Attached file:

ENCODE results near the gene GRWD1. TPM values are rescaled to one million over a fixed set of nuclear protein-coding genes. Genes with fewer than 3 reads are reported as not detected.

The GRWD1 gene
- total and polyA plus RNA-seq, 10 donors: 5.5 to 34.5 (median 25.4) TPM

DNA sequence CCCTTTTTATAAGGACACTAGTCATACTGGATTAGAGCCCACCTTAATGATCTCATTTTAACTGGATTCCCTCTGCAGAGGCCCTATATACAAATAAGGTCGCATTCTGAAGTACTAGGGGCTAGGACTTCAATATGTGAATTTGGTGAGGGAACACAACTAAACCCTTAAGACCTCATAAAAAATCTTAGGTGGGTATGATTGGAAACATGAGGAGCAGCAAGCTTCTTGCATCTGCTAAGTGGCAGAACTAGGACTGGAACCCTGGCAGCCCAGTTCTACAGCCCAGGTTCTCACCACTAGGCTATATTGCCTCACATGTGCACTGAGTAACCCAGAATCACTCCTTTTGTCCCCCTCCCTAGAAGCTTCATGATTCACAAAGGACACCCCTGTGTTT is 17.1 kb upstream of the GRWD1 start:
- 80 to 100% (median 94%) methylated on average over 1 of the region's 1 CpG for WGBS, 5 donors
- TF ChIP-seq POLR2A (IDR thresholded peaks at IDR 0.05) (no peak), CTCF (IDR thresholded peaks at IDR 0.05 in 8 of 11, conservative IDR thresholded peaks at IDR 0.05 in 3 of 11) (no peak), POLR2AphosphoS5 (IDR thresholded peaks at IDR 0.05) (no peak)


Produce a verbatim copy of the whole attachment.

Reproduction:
ENCODE results near the gene GRWD1. TPM values are rescaled to one million over a fixed set of nuclear protein-coding genes. Genes with fewer than 3 reads are reported as not detected.

The GRWD1 gene
- total and polyA plus RNA-seq, 10 donors: 5.5 to 34.5 (median 25.4) TPM

DNA sequence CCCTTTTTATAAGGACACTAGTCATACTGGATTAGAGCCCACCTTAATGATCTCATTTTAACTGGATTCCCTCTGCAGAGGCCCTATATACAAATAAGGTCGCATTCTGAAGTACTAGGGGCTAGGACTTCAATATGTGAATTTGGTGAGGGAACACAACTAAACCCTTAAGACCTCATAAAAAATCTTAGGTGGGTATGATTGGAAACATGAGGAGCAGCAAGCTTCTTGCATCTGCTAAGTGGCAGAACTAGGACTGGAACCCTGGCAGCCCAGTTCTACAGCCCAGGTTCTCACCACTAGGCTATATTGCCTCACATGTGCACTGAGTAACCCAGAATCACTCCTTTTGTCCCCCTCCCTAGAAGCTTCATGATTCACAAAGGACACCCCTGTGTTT is 17.1 kb upstream of the GRWD1 start:
- 80 to 100% (median 94%) methylated on average over 1 of the region's 1 CpG for WGBS, 5 donors
- TF ChIP-seq POLR2A (IDR thresholded peaks at IDR 0.05) (no peak), CTCF (IDR thresholded peaks at IDR 0.05 in 8 of 11, conservative IDR thresholded peaks at IDR 0.05 in 3 of 11) (no peak), POLR2AphosphoS5 (IDR thresholded peaks at IDR 0.05) (no peak)